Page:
The California Aggie’s Thuy Tran left for Vietnam at the end of last week to take part in an optometric mission in the country’s Ben Tre Province. She will begin her charity work on Tuesday.
A professor once told me to make a list of 20 things I wanted to accomplish in life. Among skydiving and spending a year in Paris, I also wanted to write for a local newspaper and perform charity work in a third-world country. Although I haven’t yet jumped out of a plane or taken a flight to Europe, I have become a writer and now will be on a charity mission to Vietnam.
For four days, I will be assisting optometrists in providing eye exams and eyeglasses for the poor and underprivileged people of Vietnam. I am traveling with 12 other doctors and volunteers to the Ben Tre Province located at the southern part of the country. The trip is sponsored by Project Health Inc. (PHI), a nonprofit organization based in Minnesota.
The organization regularly sponsors medical projects to provide free eye surgeries, eye examinations, dentistry and medicine, according to a PHI informational handout.
In addition to providing medical services, doctors from PHI also share their knowledge and skills with local doctors so they can treat needy patients outside of the U.S.
In the past, they have provided medical care for Guatemala, Central America and other areas of the world. In 2006, they collaborated with the International Lion’s Club to sponsor a medical health care project in the Binh Duong Province of Vietnam. During that mission, 80 cataract surgeries were performed in addition to eye exams, dentistry and other medical services for over 1,000 people.
“For this trip, we expect to have 60 cases of cataract surgery and will be seeing 1,500 to 2,000 patients for eye exams,” said Xuan-Mai Ta, optometrist and president of PHI.
During the mission, doctors and volunteers will be divided into two teams: optometry and ophthalmology. The ophthalmology team will remain at the Nguyen Dinh Chieu hospital in the main city of Ben Tre to provide eye surgeries. The optometry team, which I am a part of, will travel to one village each day for four days to provide eye exams. Once we arrive at the villages, we will be divided into four separate stations.
At the first station, we will be testing patients for visual acuity. After that, patients are tested by an autorefractor where an automated machine provides objective prescriptions. Following an internal exam, the patients will arrive at a dispensing station where they are given eyeglasses in accordance to their prescriptions.
Ta believes the trip will be successful in that we’ll be able to treat people who really need health care and cannot support themselves.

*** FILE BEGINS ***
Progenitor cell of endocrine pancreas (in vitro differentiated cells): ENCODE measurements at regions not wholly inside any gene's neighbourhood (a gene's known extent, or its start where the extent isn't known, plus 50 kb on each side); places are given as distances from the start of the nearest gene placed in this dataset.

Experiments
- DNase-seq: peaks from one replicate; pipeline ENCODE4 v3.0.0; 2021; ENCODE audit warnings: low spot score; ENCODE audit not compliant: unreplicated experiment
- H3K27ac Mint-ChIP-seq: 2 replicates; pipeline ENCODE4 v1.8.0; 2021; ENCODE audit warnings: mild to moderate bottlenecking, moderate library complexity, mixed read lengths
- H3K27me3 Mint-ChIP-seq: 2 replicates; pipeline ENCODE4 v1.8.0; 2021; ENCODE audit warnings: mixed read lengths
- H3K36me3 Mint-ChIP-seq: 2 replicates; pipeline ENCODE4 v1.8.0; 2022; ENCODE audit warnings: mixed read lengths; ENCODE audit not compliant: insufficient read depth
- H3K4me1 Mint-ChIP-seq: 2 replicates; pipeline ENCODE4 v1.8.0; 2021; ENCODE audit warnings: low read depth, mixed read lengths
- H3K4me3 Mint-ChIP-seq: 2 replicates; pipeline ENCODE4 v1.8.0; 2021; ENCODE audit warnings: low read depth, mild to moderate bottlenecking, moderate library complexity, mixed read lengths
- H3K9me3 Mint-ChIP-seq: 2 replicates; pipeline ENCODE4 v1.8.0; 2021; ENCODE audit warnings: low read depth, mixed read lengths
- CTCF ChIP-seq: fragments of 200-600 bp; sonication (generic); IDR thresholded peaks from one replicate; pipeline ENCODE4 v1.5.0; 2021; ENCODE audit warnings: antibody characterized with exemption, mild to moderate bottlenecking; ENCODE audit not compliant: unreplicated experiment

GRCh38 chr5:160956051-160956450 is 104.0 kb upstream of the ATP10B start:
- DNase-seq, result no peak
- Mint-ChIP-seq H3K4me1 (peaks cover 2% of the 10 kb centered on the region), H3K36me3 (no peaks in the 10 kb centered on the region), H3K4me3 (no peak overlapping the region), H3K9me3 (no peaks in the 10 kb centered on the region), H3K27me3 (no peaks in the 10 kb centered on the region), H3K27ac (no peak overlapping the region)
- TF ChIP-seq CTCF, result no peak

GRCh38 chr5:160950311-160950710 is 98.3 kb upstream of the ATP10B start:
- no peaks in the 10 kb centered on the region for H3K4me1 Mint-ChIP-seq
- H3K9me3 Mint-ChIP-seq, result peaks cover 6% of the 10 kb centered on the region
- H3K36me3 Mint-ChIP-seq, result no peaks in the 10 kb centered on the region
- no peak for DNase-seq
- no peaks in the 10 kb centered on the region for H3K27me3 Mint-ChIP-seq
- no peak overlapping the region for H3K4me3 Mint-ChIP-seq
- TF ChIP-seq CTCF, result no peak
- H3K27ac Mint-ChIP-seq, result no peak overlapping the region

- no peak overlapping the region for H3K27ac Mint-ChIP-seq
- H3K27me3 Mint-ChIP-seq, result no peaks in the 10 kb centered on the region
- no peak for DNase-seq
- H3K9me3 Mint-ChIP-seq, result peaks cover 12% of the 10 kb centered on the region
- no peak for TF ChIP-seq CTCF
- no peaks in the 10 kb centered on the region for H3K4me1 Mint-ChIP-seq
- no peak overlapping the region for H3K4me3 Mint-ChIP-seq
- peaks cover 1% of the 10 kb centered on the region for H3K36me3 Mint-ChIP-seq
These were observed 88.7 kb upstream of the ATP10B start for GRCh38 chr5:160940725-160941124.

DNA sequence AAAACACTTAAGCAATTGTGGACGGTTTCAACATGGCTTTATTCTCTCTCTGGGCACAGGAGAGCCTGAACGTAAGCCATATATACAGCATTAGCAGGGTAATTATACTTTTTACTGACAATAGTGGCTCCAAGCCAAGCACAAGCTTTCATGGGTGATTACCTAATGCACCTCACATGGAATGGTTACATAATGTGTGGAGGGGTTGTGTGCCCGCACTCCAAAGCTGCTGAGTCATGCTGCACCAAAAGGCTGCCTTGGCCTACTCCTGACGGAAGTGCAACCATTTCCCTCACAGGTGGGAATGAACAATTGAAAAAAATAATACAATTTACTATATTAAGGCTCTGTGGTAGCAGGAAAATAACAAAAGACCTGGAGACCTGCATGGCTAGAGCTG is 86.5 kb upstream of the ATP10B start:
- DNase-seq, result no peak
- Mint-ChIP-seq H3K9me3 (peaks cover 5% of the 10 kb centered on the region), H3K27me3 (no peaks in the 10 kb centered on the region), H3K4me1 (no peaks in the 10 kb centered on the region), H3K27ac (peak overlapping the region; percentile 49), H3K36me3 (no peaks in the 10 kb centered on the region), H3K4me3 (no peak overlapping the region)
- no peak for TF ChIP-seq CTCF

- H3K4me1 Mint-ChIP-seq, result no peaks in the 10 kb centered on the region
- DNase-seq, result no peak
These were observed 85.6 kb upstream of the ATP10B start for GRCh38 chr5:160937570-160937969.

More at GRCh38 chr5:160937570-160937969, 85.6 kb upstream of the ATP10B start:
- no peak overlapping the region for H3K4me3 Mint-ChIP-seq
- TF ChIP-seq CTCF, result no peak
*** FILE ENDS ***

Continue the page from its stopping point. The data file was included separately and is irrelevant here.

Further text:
“We’ll probably have a successful time making friends and examining patients and do good work before we leave,” she said.
The difficult part of the trip, Ta said, is to live in less-than-perfect conditions. We’ll have to deal with the possibility of getting food allergies, malaria, being kidnapped or getting into a traffic accident.
“My greatest fear is the driving,” she said. “The driving in Vietnam is horrendous since there are no clear-cut policies. There are no traffic rules and since we’re not driving, we’ll be at the mercy of the drivers.“
For me, the biggest worry is possibly catching malaria. Ta said our mission will take place near a big lake by the Mekong Delta where it’s infested with mosquitoes. I hadn’t even thought about getting vaccinations at the travel clinic. Ta is prepared with anti-malaria pills, but all I can depend on is my two cans of insect repellant.
Besides my anxiety about catching diseases, I am absolutely ready for this trip as it’s been a goal that I can finally accomplish. I am excited to know that my efforts can help thousands of people and that I am taking a step into the career I plan to pursue for the rest of my life.
Additionally, I will have an opportunity to visit my extended family whom I have not seen for six years. While it may be the first time I get to see my cousins, it may be the last time I can see my grandmother. She’s 76, survived the Vietnam War and is the most generous woman I have ever known. She is a woman I admire and a woman I can never be.
As this is also the first trip I have ever taken on my own, I look forward to the independence and adventure and plan to make the most of it. Assuming that I don’t catch life-threatening diseases, you can expect a story after my return at the end of November.
The trip all started when I found Ta’s contact information through the Volunteer Optometric Services for Humanity website. To find out how you can take part in optometric missions throughout the world, visit vosh.org.
THUY TRAN can be reached at firstname.lastname@example.org.